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SpaceX has signed a contract with MDA to launch all three of Canada’s next generation Radarsat satellites.

The competition heats up: SpaceX has signed a contract with MDA to launch all three of Canada’s next generation Radarsat satellites.

MDA’s willingness to go with SpaceX prior to the September 5 launch of its Cassiope satellite on the Falcon 9 illustrates again the confidence they have in SpaceX. At the same time, this contract is for launches expected to occur around 2018, which is a long way away. Much can happen till then, including the possibility that SpaceX will go bust.

In other words, right now it is the successful launch of Falcon 9 that is of significance, not these new contracts. Only if those launches succeed will these contracts then become really significant.

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“This is the reason the U.S. has the right to bear arms.”

The words of a Canadian yesterday: “This is the reason the U.S. has the right to bear arms.”

The reason? The Mounties had been breaking into the homes of a town (evacuated due to flooding) and seizing firearms. When the residents found out about this they were not pleased.

Officers laid down a spike belt to stop anyone from attempting to drive past the blockade. That action sent the crowd of residents into a rage.

“What’s next? Tear gas?” shouted one resident. “It’s just like Nazi Germany, just taking orders,” shouted another. “This is the reason the U.S. has the right to bear arms,” said Charles Timpano, pointing to the group of Mounties.

Officers were ordered to fall back about an hour into the standoff in order to diffuse the situation and listen to residents’ concerns. [emphasis mine]

Obviously, the rage of the citizens had some positive effect, as it forced the police to fall back.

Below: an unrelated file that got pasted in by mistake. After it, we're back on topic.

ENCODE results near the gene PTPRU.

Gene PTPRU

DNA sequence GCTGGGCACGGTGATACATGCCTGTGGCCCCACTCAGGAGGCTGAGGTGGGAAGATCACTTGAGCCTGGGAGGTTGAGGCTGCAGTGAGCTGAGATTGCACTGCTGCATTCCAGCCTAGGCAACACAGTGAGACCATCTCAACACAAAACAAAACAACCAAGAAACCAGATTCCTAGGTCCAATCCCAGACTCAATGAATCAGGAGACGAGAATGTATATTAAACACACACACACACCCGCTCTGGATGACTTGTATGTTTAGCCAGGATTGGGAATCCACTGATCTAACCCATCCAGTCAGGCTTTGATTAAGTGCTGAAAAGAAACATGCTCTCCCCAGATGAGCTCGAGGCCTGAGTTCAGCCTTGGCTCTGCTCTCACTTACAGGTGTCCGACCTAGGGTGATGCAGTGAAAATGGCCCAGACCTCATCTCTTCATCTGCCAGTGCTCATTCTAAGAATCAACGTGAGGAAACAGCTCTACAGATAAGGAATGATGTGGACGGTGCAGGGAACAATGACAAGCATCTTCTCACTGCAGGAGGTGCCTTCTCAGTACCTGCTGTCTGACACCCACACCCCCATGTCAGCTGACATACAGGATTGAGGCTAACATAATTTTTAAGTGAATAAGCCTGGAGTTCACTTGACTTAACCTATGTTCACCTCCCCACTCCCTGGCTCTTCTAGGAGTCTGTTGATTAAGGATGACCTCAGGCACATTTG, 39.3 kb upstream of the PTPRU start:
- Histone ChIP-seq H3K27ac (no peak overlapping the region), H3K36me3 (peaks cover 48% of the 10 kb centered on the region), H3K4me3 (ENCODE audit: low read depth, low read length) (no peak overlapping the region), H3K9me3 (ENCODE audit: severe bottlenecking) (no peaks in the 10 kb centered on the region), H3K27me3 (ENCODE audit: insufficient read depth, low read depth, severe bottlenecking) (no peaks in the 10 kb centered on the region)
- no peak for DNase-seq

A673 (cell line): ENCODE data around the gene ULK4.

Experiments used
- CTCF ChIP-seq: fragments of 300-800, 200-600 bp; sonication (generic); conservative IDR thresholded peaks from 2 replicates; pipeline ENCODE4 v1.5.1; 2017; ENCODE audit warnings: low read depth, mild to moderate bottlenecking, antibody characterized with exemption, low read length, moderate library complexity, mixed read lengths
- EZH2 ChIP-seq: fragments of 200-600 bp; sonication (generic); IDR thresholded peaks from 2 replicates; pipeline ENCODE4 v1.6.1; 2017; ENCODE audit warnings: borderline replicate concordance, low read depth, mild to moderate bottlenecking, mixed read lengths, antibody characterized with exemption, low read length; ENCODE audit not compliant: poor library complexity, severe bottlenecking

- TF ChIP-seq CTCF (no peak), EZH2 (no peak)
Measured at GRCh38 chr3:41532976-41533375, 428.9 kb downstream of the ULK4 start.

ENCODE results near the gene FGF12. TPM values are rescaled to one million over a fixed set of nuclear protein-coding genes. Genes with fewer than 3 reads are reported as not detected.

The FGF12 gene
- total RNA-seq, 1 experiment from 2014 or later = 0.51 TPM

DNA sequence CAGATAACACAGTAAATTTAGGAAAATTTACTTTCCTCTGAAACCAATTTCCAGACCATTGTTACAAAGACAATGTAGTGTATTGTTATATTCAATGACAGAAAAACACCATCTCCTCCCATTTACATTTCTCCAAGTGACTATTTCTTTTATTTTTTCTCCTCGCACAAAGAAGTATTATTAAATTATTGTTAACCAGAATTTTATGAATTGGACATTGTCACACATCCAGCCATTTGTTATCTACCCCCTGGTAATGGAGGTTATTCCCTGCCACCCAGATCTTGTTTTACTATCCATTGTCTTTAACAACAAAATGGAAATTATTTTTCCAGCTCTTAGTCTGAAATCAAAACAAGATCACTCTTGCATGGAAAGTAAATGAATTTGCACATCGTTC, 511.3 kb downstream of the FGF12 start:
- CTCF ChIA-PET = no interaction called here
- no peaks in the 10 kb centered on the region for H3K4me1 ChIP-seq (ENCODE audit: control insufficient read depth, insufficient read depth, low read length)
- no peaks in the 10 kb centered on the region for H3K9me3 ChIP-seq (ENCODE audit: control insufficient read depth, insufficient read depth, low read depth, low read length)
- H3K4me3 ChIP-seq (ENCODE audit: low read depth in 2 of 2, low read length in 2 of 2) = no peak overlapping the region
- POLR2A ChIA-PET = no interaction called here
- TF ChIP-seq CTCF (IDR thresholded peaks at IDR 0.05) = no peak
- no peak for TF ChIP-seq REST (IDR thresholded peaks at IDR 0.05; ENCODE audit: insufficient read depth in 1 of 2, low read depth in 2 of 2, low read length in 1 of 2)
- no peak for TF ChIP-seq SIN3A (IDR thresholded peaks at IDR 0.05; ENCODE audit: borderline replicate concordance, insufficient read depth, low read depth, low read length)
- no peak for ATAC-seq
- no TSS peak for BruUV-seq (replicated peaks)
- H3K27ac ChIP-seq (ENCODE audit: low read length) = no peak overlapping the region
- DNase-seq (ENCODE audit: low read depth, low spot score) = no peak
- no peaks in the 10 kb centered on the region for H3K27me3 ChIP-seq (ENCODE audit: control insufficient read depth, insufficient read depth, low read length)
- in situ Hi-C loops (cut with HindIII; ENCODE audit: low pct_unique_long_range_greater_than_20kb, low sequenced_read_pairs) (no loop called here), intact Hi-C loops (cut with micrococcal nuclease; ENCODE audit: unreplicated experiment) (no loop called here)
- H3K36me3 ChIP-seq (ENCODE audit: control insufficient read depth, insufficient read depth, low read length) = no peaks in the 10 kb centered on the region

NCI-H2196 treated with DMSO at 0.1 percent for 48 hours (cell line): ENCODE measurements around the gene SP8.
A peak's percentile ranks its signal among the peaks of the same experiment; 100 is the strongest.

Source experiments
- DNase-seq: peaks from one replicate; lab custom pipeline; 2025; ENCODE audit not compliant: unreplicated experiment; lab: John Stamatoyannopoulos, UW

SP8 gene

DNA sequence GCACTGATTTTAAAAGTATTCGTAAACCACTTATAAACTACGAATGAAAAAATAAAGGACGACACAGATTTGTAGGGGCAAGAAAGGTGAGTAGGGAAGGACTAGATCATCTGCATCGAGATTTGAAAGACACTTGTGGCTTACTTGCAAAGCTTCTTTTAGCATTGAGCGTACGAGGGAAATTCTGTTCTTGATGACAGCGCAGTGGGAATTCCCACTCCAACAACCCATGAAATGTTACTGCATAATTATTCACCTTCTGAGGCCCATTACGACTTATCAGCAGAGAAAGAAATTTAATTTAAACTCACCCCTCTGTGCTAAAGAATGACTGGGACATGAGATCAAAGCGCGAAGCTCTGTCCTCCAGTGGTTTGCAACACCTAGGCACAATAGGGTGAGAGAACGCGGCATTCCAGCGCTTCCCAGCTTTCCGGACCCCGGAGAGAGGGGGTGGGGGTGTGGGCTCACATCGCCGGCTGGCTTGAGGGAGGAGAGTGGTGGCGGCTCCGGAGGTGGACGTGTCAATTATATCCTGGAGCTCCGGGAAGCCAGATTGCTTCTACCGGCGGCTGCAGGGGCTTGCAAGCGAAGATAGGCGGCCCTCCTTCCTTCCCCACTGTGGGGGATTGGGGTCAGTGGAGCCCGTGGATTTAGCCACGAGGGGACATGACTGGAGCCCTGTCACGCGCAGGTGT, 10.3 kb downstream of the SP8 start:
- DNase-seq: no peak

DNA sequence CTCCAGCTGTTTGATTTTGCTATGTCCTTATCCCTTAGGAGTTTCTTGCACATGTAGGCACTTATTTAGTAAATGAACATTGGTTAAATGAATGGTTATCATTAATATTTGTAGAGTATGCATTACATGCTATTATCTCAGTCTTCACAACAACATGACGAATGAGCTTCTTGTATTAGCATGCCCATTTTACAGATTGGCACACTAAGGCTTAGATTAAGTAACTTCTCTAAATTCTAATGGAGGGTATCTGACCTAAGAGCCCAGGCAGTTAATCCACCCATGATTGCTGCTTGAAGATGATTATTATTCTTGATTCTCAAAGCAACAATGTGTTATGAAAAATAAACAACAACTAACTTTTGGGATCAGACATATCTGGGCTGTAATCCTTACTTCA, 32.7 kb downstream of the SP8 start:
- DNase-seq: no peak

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Canada’s first earth observation radar satellite, Radarsat-1, went into safe mode more than a week ago and is not expected to recover.

Canada’s first earth observation radar satellite, Radarsat-1, went into safe mode more than a week ago and is not expected to recover.

Radarsat-1 was launched in 1995. Radarsat-2 was launched in 2007, so the older satellite was essentially a back-up anyway.

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“We’re just not interested in continuing to support bureaucracies and talkfests.”

Canada to the UN environmental movement: “We’re just not interested in continuing to support bureaucracies and talkfests.”

The country has pulled out of a UN program supposedly aimed at “combating desertification,” noting that

only 18% of the roughly CAD$350,000 per year that Canada contributed to the U.N. initiative is “actually spent on programming,” [Canadian prime minister Stephen Harper] told Parliament this week during question period. “The rest goes to various bureaucratic measures. … It’s not an effective way to spend taxpayers’ money.”

As is their normal approach to debate, there is a lot of wailing, gnashing of teeth, and name-calling among the environmentalists, but no substantive response to counter Harper’s point above.

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“The bear population is not in crisis as people believed.”

“The [polar] bear population is not in crisis as people believed.”

The number of bears along the western shore of Hudson Bay, believed to be among the most threatened bear subpopulations, stands at 1,013 and could be even higher, according to the results of an aerial survey released Wednesday by the Government of Nunavut. That’s 66 per cent higher than estimates by other researchers who forecasted the numbers would fall to as low as 610 because of warming temperatures that melt ice faster and ruin bears’ ability to hunt. The Hudson Bay region, which straddles Nunavut and Manitoba, is critical because it’s considered a bellwether for how polar bears are doing elsewhere in the Arctic. [emphasis mine]

The study here illustrates again the unreliability of another prediction by scientists advocating global warming. The polar bear population might be under threat, but the evidence so far doesn’t yet support that theory.

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Canada has joined the United States in raising objections to a planned $100-billion a year climate fund

The gravy train is ending: Canada has joined the United States in raising objections to a planned $100-billion a year climate fund.

I like this quote describing the U.S.’s objections:

Heading into the United Nations climate conference in Durban this week, the United States has made it clear it will not support the current proposals for the climate fund over concerns about how the money would be raised, lack of verification of how it is spent, and an unwillingness of major emerging countries to commit to legally binding emissions reduction. [emphasis mine]

Other than these minor points, everything about the fund is above board and legitimate.